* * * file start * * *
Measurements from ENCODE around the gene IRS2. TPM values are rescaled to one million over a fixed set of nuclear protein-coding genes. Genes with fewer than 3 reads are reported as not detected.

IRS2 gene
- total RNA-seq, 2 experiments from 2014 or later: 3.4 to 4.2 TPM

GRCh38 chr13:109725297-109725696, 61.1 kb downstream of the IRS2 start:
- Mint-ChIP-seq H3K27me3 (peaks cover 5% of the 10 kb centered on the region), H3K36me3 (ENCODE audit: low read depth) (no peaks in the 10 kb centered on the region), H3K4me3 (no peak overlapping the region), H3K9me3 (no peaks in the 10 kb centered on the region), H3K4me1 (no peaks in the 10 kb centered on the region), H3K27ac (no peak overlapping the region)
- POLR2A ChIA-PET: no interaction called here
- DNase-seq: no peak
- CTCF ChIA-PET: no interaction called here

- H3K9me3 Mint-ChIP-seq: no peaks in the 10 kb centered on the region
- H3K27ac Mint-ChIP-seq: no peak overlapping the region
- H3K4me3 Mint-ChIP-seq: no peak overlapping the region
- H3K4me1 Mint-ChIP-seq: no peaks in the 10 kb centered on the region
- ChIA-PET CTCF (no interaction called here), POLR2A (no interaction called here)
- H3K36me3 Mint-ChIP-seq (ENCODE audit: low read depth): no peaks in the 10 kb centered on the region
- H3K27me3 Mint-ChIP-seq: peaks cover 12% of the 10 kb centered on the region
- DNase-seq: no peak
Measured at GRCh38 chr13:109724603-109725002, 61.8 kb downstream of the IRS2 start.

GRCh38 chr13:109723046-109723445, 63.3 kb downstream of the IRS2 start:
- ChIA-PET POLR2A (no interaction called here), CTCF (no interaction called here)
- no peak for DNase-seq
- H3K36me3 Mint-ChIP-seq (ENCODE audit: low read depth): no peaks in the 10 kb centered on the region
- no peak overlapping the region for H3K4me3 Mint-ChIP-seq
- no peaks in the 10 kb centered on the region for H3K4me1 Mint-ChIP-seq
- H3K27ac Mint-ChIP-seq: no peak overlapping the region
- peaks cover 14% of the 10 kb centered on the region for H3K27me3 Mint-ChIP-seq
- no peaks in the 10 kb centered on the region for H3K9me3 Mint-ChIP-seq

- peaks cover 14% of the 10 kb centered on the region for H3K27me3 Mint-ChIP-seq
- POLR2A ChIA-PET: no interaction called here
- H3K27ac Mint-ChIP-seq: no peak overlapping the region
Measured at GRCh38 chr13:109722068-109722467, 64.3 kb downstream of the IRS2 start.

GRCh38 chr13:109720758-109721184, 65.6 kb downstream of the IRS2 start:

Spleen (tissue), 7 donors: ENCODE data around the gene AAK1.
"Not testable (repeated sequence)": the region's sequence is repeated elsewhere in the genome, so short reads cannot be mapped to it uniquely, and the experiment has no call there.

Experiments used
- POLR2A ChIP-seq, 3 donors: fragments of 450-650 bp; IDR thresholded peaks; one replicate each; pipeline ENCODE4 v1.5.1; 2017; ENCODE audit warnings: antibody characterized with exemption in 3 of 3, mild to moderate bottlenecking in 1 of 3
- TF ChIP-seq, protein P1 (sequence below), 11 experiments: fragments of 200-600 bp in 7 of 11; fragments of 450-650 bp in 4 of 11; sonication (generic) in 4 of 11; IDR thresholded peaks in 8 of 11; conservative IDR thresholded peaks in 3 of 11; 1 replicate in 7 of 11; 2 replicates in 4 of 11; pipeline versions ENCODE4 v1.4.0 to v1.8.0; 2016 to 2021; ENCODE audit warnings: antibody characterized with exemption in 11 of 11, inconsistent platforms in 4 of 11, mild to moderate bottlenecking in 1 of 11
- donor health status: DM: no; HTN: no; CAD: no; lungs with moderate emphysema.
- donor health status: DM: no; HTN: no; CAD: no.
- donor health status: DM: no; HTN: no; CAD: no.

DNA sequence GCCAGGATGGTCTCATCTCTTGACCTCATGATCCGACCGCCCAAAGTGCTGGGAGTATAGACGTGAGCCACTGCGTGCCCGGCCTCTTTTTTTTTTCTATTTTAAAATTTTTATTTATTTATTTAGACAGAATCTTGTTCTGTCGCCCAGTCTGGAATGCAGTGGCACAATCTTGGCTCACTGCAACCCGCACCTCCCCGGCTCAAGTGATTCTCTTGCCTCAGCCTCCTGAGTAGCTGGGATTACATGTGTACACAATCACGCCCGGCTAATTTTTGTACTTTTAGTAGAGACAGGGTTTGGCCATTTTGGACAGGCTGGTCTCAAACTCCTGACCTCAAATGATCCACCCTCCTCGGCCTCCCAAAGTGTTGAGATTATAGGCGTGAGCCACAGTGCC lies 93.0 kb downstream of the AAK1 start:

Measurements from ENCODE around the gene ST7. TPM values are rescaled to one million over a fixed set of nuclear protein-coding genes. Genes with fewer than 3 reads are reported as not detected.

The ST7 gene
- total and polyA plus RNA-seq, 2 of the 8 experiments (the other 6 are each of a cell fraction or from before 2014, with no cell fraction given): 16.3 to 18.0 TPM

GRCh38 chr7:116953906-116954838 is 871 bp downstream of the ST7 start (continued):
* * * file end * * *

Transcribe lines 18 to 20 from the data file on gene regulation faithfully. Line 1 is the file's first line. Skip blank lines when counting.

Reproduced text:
GRCh38 chr13:109723046-109723445, 63.3 kb downstream of the IRS2 start:
- ChIA-PET POLR2A (no interaction called here), CTCF (no interaction called here)
- no peak for DNase-seq